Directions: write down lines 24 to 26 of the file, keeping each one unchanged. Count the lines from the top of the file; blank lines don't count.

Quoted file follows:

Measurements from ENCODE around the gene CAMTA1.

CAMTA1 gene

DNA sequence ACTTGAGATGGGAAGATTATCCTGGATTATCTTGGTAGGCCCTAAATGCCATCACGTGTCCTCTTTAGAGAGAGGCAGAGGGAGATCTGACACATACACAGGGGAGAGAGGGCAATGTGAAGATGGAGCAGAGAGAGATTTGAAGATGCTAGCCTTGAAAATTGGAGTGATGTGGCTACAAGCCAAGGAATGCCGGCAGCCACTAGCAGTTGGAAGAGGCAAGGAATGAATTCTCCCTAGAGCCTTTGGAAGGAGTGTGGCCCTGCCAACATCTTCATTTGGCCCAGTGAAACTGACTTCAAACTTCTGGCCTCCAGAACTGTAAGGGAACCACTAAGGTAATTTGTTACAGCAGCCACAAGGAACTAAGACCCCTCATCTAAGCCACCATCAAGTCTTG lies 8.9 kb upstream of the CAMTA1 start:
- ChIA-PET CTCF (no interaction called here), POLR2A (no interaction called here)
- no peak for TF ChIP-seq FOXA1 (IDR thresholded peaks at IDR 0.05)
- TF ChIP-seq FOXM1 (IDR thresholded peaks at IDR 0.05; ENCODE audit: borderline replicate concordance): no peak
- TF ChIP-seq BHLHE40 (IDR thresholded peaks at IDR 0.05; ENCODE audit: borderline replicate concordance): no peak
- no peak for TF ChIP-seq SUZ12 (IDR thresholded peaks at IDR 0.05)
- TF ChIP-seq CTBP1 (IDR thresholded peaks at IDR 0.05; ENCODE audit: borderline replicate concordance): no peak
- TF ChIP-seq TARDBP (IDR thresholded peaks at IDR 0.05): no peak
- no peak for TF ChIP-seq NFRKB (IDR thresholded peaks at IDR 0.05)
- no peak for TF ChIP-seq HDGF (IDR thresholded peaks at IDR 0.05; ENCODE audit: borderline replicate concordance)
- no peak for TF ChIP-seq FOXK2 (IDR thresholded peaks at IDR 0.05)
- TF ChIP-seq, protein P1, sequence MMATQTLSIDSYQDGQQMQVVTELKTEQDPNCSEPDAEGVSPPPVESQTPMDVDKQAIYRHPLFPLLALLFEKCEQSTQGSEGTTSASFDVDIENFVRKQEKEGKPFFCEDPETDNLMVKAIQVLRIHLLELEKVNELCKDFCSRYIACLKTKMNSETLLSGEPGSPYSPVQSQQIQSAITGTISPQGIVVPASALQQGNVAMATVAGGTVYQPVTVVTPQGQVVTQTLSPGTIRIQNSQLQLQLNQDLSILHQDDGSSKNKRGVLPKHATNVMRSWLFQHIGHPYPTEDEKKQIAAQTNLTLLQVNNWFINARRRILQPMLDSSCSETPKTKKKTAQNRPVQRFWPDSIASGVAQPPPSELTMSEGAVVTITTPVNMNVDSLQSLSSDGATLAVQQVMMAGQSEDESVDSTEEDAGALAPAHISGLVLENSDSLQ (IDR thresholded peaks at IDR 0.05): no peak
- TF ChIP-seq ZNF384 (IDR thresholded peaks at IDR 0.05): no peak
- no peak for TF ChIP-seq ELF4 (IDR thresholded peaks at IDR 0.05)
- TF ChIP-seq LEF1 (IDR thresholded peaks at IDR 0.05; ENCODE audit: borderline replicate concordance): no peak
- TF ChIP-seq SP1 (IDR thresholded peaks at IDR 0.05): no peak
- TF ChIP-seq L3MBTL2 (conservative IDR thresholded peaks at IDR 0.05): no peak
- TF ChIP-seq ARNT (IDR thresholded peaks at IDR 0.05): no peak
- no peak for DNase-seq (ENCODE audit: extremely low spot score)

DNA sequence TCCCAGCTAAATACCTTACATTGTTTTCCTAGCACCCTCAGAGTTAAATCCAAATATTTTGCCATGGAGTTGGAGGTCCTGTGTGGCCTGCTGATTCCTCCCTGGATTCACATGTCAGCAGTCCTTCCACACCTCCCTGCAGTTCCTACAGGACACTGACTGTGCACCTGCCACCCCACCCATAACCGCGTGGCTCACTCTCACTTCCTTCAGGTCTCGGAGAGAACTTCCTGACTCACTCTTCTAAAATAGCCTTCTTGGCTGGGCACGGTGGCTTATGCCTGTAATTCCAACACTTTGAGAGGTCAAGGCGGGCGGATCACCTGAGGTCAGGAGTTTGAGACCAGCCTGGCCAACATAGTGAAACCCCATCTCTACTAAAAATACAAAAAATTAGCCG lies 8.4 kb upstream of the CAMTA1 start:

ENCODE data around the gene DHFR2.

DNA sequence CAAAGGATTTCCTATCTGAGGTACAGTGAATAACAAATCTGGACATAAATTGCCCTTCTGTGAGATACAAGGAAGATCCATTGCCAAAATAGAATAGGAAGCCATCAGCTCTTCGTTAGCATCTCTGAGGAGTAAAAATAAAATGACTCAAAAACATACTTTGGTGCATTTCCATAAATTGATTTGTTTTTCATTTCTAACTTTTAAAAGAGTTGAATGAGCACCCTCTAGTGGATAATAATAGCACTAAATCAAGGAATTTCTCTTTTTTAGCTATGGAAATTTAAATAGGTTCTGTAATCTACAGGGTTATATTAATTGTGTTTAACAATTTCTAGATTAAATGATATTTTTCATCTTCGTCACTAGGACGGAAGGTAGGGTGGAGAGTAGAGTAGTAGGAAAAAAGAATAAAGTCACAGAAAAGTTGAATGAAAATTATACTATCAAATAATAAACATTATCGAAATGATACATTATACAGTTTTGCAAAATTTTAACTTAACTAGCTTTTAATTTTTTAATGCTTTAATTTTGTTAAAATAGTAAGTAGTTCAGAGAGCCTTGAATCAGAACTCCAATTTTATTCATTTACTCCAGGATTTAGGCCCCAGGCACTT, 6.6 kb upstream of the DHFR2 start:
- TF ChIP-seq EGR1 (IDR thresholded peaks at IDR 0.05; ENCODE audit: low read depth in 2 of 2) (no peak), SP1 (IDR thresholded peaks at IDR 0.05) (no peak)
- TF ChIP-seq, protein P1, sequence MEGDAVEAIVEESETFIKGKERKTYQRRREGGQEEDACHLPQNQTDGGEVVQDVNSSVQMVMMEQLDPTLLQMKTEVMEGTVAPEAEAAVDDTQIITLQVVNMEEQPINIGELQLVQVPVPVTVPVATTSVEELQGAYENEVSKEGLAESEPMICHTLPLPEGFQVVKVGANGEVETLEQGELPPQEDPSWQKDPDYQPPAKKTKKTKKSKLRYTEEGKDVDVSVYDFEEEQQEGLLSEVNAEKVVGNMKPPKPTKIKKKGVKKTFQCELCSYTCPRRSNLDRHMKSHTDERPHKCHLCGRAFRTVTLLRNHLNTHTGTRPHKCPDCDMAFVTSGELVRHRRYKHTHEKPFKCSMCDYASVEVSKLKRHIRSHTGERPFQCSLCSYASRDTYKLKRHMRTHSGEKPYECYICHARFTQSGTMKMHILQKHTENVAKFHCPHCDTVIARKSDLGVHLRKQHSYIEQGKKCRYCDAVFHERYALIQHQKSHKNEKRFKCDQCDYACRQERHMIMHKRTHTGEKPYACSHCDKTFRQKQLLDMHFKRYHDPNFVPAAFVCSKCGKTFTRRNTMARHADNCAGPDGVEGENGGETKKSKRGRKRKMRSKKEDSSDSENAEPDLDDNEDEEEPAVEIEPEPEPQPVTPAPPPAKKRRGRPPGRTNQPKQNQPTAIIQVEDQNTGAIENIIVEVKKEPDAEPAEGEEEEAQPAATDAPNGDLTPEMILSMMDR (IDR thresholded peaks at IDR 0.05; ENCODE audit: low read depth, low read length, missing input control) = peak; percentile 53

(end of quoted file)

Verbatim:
DNA sequence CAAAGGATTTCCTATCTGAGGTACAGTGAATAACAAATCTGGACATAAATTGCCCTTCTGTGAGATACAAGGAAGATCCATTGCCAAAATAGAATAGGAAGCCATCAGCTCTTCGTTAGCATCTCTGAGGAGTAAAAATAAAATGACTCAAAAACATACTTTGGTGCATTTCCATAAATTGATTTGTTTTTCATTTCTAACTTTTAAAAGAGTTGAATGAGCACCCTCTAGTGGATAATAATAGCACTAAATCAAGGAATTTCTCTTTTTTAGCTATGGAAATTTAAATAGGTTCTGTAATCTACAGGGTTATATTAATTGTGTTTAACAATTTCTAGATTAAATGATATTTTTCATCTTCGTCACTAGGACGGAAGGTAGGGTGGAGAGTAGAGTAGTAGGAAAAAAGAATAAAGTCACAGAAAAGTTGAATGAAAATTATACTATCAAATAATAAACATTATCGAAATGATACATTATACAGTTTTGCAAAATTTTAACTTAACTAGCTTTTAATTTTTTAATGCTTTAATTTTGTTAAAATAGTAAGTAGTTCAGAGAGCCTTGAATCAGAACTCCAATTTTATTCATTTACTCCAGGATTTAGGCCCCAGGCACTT, 6.6 kb upstream of the DHFR2 start:
- TF ChIP-seq EGR1 (IDR thresholded peaks at IDR 0.05; ENCODE audit: low read depth in 2 of 2) (no peak), SP1 (IDR thresholded peaks at IDR 0.05) (no peak)
- TF ChIP-seq, protein P1, sequence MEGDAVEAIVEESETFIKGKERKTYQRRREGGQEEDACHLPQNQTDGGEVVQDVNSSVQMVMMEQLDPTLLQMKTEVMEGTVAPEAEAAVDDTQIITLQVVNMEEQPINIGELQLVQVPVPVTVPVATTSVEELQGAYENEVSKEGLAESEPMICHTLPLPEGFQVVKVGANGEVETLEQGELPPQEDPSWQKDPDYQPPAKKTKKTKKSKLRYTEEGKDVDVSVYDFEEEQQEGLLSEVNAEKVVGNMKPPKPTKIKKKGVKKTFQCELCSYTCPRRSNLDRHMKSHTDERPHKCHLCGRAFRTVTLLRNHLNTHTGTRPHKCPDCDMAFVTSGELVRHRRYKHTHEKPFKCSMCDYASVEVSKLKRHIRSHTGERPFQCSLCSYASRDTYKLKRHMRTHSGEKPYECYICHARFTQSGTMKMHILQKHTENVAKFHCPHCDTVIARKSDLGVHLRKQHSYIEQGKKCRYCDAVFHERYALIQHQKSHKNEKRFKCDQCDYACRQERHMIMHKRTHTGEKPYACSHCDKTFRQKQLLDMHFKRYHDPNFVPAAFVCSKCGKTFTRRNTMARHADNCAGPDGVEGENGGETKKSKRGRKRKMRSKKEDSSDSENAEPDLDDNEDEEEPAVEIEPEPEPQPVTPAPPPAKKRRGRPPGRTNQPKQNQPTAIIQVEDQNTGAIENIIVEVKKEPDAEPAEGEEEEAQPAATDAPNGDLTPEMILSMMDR (IDR thresholded peaks at IDR 0.05; ENCODE audit: low read depth, low read length, missing input control) = peak; percentile 53